Of the hallowed group of Cahiers du cinéma critics turned filmmakers who transformed French film history, Claude Chabrol was the first to direct his own feature. His absorbing landmark debut, Le beau Serge, follows a successful yet sickly young man (Jean‑Claude Brialy) who returns home to the small village where he grew up. There, he finds himself at odds with his former close friend (Gérard Blain)—now unhappily married and a wretched alcoholic—and the provincial life he represents. The remarkable and stark Le beau Serge heralded the arrival of a cinematic titan who would go on to craft provocative, entertaining films for five more decades.
The themes, images, and cultural vernacular of Victor Fleming’s The Wizard of Oz continue to haunt David Lynch’s art and filmography—from his very first short, The Alphabet, to his latest series, Twin Peaks: The Return. Arguably, no filmmaker has so consistently drawn inspiration—consciously or unconsciously—from a single work.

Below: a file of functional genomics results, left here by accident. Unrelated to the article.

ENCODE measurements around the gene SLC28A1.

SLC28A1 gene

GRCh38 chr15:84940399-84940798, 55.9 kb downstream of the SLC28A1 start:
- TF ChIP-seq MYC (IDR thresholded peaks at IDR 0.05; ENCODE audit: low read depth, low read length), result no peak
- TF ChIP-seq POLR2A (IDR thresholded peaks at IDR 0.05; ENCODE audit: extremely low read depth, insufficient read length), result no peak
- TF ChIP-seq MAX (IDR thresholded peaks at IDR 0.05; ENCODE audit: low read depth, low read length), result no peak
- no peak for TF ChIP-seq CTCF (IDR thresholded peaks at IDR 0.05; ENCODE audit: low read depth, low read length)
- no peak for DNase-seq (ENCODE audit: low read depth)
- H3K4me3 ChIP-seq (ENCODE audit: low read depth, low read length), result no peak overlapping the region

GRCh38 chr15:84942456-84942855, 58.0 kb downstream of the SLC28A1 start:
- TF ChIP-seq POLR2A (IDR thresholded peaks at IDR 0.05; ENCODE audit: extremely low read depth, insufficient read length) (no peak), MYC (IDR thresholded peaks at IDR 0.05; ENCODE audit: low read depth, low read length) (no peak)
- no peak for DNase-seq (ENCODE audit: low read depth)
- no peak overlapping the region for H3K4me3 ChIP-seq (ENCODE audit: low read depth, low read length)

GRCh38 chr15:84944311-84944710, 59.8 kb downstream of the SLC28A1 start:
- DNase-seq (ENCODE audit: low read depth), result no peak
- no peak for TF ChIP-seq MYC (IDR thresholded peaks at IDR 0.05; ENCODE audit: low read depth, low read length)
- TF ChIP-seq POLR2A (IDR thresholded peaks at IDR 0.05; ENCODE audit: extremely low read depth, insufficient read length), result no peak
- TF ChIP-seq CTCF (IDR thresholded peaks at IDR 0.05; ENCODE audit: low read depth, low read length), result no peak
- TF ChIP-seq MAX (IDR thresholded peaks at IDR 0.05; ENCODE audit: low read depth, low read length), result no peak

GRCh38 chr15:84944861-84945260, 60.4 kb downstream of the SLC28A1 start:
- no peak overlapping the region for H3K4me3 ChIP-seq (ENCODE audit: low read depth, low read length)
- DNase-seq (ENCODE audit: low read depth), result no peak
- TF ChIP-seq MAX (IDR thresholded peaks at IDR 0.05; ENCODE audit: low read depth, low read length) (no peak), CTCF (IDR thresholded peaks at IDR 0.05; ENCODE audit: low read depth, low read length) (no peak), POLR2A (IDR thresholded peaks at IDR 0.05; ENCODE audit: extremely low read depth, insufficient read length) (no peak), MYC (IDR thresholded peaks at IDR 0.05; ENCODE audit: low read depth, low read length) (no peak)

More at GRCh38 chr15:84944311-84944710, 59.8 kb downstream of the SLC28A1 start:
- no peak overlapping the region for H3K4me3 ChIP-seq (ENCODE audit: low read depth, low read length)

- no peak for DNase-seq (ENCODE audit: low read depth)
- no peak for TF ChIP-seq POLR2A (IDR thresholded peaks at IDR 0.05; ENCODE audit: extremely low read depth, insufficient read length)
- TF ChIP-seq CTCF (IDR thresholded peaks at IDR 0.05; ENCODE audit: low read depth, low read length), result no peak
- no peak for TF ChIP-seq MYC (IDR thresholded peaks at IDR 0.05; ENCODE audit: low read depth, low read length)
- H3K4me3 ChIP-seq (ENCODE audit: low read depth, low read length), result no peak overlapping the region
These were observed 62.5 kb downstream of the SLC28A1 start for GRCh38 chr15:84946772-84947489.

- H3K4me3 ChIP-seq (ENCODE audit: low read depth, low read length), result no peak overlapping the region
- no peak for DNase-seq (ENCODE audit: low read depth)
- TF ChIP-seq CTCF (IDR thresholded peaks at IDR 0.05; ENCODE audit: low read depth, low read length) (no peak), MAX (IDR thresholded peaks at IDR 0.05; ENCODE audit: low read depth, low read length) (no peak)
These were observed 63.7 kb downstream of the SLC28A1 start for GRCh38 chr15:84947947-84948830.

Alexandre O. Philippe
Childhood friends Pietro and Bruno experience maturity, loss, and the rediscovery of an unbreakable connection when they reunite in adulthood to build a cabin on the rugged slopes of the Italian Alps.
One of the major achievements of twenty-first-century cinema thus far, Béla Tarr’s mesmeric parable of societal collapse is an enigma of transcendent visual, philosophical, and mystical resonance.
Béla Tarr and Ágnes Hranitzky